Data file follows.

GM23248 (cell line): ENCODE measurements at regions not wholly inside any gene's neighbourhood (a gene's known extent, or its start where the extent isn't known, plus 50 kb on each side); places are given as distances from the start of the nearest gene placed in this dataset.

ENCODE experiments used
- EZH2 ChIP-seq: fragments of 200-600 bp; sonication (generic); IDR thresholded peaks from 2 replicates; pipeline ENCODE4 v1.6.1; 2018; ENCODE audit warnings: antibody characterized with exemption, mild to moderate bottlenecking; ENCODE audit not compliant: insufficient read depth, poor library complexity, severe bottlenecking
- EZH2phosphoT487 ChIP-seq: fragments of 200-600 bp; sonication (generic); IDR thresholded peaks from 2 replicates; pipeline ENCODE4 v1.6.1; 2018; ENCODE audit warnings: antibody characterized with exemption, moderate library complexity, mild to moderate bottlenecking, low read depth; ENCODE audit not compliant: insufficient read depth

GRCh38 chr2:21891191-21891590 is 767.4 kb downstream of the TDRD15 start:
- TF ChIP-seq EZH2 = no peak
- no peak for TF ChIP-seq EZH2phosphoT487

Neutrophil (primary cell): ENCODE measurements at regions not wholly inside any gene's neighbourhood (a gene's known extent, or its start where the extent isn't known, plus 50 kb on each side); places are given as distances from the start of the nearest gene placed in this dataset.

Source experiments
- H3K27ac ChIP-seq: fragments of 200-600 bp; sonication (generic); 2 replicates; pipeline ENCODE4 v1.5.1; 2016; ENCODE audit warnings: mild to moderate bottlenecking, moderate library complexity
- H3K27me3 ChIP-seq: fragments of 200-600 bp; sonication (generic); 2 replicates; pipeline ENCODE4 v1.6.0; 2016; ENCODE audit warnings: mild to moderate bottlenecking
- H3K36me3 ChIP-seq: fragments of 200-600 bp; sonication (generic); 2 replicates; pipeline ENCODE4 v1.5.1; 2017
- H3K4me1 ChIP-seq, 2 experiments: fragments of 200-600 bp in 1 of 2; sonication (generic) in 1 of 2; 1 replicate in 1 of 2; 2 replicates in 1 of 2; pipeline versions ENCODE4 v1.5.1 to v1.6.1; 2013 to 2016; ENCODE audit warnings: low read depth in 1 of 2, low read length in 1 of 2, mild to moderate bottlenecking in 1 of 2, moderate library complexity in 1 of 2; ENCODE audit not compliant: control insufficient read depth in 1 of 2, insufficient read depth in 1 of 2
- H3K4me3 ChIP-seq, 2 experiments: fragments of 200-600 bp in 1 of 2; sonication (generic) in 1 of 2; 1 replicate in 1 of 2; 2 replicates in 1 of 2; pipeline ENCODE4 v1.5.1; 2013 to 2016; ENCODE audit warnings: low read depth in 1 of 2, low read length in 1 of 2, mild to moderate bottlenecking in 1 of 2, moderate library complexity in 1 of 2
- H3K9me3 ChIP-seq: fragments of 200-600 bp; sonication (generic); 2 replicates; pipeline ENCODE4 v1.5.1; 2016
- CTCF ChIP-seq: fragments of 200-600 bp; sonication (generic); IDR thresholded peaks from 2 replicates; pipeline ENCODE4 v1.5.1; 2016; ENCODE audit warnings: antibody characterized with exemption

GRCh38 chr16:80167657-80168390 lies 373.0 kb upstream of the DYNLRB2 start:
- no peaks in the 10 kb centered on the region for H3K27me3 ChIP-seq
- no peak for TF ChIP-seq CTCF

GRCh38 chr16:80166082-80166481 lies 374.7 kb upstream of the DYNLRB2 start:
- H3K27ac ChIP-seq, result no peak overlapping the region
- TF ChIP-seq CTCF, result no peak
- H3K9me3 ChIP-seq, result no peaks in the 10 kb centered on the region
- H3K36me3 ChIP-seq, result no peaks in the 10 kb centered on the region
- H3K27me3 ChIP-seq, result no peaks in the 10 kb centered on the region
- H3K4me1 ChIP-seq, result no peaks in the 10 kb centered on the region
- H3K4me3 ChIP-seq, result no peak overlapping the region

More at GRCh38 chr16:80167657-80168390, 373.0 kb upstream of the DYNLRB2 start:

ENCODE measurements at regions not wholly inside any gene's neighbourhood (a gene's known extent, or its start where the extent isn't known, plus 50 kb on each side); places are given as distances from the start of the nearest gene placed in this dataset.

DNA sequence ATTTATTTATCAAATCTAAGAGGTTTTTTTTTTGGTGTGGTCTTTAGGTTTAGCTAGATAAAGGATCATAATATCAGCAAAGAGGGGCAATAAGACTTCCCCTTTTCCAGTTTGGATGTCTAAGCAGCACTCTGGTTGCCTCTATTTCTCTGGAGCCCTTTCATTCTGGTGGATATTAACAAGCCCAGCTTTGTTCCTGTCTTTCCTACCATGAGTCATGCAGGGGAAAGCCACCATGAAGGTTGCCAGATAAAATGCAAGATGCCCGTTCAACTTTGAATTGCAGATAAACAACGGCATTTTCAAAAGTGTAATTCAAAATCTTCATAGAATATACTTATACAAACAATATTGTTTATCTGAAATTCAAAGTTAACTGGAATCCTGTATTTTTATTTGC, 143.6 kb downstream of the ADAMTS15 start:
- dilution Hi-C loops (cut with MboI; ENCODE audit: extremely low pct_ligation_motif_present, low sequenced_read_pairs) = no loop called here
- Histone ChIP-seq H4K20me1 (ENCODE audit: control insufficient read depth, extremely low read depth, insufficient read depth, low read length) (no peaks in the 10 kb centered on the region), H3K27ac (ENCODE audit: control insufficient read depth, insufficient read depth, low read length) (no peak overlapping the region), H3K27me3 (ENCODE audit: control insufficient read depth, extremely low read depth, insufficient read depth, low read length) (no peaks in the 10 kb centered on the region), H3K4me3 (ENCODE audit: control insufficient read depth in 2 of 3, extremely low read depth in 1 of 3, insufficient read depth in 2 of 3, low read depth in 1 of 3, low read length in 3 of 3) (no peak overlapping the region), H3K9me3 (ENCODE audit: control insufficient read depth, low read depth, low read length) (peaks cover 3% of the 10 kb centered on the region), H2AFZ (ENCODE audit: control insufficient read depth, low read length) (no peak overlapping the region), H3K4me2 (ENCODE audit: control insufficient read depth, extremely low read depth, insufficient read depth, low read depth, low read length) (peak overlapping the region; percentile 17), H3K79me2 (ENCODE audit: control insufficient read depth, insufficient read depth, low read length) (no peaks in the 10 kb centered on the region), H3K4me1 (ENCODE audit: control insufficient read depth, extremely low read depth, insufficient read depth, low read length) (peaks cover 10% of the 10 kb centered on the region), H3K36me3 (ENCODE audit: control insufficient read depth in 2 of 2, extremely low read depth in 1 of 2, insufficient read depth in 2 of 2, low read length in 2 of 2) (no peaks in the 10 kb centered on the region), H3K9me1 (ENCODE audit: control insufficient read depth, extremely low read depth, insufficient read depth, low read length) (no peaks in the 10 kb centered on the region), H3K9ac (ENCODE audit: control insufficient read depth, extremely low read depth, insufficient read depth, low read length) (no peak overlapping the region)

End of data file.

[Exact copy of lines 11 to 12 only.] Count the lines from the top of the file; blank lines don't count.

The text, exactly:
- H3K27me3 ChIP-seq: fragments of 200-600 bp; sonication (generic); 2 replicates; pipeline ENCODE4 v1.6.0; 2016; ENCODE audit warnings: mild to moderate bottlenecking
- H3K36me3 ChIP-seq: fragments of 200-600 bp; sonication (generic); 2 replicates; pipeline ENCODE4 v1.5.1; 2017